Chart of open data downloads vs. dates of community events held

Ongoing engagement between Louisville Metro Government and open data users in which one informs the other

  • Creating connections in person with open data users as well as community organizations and businesses allows Louisville’s Open Data team to keep a pulse on who is making use of open data, how, and why
  • Louisville Open Data can gather feedback from users to understand how they can continually improve

Louisville Open Data gains insight on open data users’ needs and how best to continue support

  • By hosting events for new and experienced open data users, Louisville Open Data staff can learn first hand from attendees about their users’ needs and bow they can continue to improve their program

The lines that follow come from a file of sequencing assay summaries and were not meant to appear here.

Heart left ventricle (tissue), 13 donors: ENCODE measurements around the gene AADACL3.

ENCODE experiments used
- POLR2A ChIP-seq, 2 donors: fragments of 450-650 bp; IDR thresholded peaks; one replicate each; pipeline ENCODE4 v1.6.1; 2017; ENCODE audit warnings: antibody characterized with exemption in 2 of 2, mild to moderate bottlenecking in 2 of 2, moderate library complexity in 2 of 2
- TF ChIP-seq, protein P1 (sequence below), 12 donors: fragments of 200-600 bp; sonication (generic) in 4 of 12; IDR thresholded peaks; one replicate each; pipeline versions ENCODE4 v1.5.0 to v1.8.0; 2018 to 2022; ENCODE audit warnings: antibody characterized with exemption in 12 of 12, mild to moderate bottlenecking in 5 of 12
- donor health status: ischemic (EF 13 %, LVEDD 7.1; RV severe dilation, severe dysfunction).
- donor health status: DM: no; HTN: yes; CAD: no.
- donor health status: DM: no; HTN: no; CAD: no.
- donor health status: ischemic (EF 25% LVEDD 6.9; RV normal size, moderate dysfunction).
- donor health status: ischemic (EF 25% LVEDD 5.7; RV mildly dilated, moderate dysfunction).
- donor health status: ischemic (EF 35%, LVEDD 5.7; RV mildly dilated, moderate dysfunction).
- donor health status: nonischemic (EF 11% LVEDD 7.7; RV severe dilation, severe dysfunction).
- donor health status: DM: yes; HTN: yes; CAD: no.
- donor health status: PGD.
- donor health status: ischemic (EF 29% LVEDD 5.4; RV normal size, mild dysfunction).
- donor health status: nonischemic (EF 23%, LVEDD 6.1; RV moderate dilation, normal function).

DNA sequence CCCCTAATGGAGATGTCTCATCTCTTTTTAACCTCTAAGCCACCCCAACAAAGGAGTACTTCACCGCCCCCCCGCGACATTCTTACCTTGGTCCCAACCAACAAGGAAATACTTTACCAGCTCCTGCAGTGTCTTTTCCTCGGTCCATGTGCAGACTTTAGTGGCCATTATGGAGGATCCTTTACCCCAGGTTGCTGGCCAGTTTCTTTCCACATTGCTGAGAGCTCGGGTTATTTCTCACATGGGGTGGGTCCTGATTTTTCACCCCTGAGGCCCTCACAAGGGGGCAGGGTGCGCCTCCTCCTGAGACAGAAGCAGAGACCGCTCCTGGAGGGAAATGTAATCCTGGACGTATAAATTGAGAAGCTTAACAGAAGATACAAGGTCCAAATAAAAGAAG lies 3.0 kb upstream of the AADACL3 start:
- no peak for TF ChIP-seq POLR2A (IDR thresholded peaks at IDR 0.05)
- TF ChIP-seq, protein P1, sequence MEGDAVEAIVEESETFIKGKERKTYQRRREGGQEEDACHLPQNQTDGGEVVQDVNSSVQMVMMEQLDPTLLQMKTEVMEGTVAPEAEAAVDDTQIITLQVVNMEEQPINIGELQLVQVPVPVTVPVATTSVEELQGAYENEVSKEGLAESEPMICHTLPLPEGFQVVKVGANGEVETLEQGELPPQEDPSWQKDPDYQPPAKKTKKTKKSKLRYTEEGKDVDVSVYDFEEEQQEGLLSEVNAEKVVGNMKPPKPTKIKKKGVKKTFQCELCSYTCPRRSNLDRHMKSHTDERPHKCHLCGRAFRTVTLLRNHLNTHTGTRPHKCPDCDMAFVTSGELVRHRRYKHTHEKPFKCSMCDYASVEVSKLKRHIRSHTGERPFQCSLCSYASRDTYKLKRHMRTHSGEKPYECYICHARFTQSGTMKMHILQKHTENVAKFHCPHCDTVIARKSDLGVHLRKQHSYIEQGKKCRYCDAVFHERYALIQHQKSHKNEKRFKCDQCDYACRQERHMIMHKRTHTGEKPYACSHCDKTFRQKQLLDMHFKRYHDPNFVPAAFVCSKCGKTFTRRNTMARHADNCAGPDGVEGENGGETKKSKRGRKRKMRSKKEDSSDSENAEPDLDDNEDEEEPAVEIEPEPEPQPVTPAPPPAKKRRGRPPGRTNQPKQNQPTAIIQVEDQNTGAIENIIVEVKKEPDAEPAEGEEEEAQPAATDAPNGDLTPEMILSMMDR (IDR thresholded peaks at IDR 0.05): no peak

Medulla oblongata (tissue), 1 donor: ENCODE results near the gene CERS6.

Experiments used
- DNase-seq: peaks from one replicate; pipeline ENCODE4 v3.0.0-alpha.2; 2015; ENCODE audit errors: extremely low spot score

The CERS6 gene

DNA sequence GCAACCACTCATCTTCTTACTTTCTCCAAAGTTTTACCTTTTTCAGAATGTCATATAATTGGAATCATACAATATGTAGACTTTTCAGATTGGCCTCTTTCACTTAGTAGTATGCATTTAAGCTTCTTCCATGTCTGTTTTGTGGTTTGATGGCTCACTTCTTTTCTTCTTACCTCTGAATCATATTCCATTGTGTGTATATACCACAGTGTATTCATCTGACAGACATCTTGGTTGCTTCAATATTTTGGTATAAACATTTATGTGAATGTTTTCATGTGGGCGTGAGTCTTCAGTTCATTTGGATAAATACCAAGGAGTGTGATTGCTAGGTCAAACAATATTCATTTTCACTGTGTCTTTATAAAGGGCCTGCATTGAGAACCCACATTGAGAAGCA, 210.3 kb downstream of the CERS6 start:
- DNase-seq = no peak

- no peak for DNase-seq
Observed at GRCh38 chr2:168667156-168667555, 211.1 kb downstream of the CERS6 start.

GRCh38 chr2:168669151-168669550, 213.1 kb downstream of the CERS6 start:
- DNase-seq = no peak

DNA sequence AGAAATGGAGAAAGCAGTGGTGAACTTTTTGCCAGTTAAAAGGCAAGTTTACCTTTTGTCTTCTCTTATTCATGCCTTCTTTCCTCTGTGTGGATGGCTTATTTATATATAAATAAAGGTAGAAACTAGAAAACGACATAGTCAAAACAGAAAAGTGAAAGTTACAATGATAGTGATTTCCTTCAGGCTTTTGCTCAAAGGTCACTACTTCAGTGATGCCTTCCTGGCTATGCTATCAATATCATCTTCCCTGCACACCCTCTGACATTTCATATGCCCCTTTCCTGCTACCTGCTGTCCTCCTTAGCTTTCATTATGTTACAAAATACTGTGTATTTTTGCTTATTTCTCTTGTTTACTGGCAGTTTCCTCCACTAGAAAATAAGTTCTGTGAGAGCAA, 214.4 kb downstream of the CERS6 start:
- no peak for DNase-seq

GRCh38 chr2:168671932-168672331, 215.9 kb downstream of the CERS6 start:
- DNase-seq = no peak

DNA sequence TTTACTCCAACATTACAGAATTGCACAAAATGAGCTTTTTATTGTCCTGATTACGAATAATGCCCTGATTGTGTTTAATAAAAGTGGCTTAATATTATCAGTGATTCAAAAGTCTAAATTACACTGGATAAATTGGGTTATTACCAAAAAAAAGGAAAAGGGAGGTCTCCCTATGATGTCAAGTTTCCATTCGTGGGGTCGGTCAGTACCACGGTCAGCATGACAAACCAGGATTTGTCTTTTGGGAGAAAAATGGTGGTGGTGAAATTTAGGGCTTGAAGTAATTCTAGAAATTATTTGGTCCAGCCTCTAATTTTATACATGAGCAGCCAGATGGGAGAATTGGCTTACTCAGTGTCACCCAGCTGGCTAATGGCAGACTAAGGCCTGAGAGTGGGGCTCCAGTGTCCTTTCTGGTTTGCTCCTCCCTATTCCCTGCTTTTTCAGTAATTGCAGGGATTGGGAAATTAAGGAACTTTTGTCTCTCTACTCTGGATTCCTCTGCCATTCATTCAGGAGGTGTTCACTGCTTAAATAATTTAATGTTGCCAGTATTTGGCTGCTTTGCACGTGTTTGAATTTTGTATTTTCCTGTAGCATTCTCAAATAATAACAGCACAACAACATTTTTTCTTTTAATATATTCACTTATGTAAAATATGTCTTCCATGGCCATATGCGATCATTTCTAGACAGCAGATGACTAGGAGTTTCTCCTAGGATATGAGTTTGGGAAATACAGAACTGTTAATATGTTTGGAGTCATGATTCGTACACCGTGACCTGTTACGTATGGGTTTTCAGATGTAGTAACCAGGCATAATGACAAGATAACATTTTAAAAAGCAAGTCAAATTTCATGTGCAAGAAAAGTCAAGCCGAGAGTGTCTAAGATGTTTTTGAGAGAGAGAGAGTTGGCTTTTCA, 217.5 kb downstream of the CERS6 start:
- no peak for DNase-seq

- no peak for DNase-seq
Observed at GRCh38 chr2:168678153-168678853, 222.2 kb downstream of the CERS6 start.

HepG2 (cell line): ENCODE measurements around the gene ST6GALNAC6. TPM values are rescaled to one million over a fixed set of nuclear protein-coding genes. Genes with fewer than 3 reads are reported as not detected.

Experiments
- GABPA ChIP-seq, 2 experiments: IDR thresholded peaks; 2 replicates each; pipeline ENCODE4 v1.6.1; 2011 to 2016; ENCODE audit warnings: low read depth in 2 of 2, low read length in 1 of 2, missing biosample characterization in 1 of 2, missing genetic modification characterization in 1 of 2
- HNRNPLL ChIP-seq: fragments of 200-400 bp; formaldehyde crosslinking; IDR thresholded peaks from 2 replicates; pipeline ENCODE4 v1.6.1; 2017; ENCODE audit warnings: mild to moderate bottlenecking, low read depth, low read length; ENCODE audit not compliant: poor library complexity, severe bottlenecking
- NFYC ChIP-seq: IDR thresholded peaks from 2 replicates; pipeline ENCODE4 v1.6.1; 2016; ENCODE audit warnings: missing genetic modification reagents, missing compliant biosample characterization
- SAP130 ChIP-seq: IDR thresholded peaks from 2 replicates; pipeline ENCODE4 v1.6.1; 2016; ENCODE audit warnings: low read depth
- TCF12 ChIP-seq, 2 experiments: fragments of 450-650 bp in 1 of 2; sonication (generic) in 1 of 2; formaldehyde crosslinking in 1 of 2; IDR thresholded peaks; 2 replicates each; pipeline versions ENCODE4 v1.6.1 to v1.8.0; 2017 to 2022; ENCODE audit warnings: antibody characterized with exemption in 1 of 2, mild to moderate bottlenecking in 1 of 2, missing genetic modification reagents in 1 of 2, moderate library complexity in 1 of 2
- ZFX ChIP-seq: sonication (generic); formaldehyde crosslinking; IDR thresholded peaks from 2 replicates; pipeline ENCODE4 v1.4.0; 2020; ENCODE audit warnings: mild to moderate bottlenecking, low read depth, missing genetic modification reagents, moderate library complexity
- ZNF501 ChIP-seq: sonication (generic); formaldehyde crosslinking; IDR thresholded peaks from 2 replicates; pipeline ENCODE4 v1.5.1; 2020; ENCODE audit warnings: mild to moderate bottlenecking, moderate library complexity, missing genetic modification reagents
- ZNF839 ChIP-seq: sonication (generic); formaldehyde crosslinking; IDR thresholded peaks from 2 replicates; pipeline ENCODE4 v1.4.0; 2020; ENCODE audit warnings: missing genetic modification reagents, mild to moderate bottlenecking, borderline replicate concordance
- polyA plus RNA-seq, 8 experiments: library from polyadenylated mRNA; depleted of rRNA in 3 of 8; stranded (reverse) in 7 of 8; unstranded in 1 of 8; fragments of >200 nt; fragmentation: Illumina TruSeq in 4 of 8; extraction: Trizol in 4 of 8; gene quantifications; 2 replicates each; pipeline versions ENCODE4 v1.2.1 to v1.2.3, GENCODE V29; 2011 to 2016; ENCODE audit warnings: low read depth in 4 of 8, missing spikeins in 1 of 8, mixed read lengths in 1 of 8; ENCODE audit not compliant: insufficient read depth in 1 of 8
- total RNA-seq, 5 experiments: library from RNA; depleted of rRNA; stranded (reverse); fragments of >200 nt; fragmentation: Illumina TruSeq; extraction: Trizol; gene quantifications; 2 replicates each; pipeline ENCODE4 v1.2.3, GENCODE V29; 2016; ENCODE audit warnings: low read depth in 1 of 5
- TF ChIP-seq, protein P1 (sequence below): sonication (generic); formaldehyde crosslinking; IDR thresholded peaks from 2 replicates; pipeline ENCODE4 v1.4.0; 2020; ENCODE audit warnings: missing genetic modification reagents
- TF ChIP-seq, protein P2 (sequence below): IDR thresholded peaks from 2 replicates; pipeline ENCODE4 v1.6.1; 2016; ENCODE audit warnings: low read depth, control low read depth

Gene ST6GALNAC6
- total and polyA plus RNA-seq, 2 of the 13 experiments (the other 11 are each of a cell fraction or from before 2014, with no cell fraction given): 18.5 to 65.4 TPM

5. Impacts

As noted in our introduction to this framework, quantifying longer-term impacts is challenging, and evaluating success often relies on more qualitative evaluations. Listed here are the potential impacts of Louisville’s community engagement work around open data, with specific methods for how the City could assess them.

Residents from a diverse range of backgrounds use open data to make day-to-day decisions, improve their work, or engage with government

  • By surveying event attendees, sending out surveys to users, or simply having conversations with users, cities can gain insight on how open data is being used and by whom
  • Including questions about users’ background information such as demographics, education, profession and where they reside can help shed light on how diverse the city’s open data users are